Lake Michigan’s Good Harbor Reef has been plagued with avian botulism and excessive amounts of algae since invasive zebra and quagga mussels settled onto its rocky floor in the late 1980s-early ’90s. A pair of experiments aim to see if it’s possible to get this population of invaders under control, and what impact that might have on the local ecosystem. If successful, these experiments could pave the way for similar control and removal efforts in other Great Lakes bays and tributaries.
Invasive dreissenid mussels are native to the Ponto-Caspian region of Eastern Europe and prolific filter feeders, devouring plankton from nearshore waters. The subsequent reduction in phytoplankton – which converts sunlight and nutrients into usable food for other organisms – has had a knock-on effect up the food web, reducing fish populations.
As a result of mussels eating phytoplankton, the water is clearer and mussel waste fertilizes the lake bottom. But this fertilization allows bottom-dwelling algae species like Cladophora to spread into massive mats.
While records are sparse, Good Harbor Reef is known to have been a major spawning habitat for species like lake trout and whitefish, making it a prime testing ground for control techniques that could be applied at other reefs and spawning habitat throughout the Great Lakes.
The first experiment involved crews going into the water in 2016 to manually remove the invasive mussels from the rocks, while the second – to begin as soon as August if permitting is completed in time – will see targeted, direct applications of the mussel-killing substance Zequanox to the rocky reef bottom.
The sites will be monitored to see if the mussels reestablish themselves on the reef and what effect there is on the bacterial community and excessive nuisance algal growth - two issues linked to the ecological changes brought on by the filter-feeding mussels. The manual removal project has been in the monitoring phase for several years, and the initial results seem promising, said Julie Christian, chief of natural resources with the Sleeping Bear Dunes National Lakeshore.
According to Christian, over the monitoring period the scientists noticed that rocks scraped for mussel and algae samples weren’t being recolonized quickly. Interested in seeing if this could be applied on a larger scale and bring the site closer to its pre-invasion conditions, divers started going out in 2016 from the National Park Service, University of Wisconsin-Milwaukee and the local community to physically remove mussels from the rocks in a 40 square-meter (430-square-foot) portion of the reef using putty knives to pry them loose.
“Our early findings show that there is a shift in algae in the area – both in the amount of algae and the composition of algae,” Christian said. “This area has shifted away from Cladophora, which is an important piece of the avian botulism cycle.” Avian botulism is a disease caused by a neurotoxin released by the Clostridium botulinum bacteria. It can kill birds that eat invasive round goby fish, which in turn feed on zebra mussels that eat the bacteria and accumulate the toxin within them.
Christian said the invasive mussels haven’t returned to the part of the reef that was cleaned. The working hypothesis is that the goby has been eating mussels while they are still in their juvenile stage, preventing them from becoming a problem again.
Manual removal is labor intensive and can be expensive, so an environment as vast as the Great Lakes can leave it unfeasible beyond smaller, specific locations. The binational Invasive Mussel Collaborative, coordinated by the Great Lakes Commission (GLC) with funding from the US Geological Survey and Great Lakes Restoration Initiative, is interested in seeing if Zequanox can be successfully applied to control mussels and get similar reef-cleaning benefits as manual removal, said Erika Jensen, the GLC project manager.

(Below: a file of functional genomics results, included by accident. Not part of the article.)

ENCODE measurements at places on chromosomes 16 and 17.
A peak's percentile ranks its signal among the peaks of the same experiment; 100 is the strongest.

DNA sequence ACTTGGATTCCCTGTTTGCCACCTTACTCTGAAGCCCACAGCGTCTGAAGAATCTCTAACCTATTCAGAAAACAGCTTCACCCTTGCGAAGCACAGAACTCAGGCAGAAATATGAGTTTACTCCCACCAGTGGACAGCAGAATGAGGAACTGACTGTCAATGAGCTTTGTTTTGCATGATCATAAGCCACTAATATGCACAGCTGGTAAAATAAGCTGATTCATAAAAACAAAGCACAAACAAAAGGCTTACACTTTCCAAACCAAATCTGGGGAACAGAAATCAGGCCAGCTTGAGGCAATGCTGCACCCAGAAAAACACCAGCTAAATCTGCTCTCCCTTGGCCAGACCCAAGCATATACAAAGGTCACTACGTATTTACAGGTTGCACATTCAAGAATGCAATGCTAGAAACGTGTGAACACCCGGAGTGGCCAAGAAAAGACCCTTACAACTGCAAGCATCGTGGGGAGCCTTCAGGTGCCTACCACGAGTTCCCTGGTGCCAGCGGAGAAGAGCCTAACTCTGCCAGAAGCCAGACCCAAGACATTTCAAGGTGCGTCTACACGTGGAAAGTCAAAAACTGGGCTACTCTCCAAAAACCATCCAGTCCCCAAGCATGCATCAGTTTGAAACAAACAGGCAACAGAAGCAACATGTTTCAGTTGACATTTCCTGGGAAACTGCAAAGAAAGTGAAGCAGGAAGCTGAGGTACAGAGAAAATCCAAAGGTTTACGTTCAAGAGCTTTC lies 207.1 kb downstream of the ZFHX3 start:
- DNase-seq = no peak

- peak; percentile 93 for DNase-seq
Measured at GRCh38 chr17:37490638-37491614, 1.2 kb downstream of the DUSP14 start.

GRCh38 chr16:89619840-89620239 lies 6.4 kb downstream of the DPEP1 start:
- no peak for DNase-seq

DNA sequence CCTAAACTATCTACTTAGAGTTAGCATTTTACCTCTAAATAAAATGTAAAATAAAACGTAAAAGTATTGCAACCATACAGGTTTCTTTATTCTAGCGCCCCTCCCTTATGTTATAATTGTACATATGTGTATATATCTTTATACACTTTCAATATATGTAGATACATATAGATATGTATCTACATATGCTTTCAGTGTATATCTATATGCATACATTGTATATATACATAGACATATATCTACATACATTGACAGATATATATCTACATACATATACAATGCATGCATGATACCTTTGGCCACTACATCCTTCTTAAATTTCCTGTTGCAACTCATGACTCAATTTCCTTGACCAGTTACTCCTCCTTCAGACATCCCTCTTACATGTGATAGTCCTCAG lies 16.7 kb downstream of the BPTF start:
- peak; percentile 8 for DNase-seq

Zequanox is made primarily out of the dead cells of a bacterial strain called Pseudomonas fluorescens, commonly found in soil and water, which contains compounds that are lethal to zebra and quagga mussels. The invasive mussels eat it, damaging their digestive systems and killing them. Testing indicates that these bacterial cells have no effect on most invertebrates, birds, plants, fish and other native mussels (although European brown trout can be affected), and the treatment is biodegradable and does not persist in the environment.
When the Zequanox is applied, a containment system will be placed on top of the test site on the reef, Jensen said. This should kill the mussels outright, providing an opportunity to monitor the results. The GLC and its project partners are interested in seeing if the shells would wash away naturally, as well as the response from the surrounding ecosystem (i.e., fish spawning activity, round goby activity, Cladophora growth, and benthic and microbial community responses). Jensen said that if all goes well, the Zequanox application would take place in August, when the weather is calmest and the water warmest.
By applying the Zequanox to the reef floor directly, officials hope to see if that would be a viable approach to usage in a broad environment. Normally, Zequanox is applied throughout the water column, but this targeted approach would end up using less of the substance, which might make it more economical as well.
Jensen notes that the project’s small scale makes it unclear how big an ecosystem response they might see, but the work should provide some indication of what might be possible on a larger scale. After the Zequanox is applied, the University of Wisconsin-Milwaukee’s School of Freshwater Science will collaborate with the Michigan Department of Natural Resources and the University of Michigan to monitor the site for several weeks; the GLC and project partners hope to be able to continue monitoring in 2020.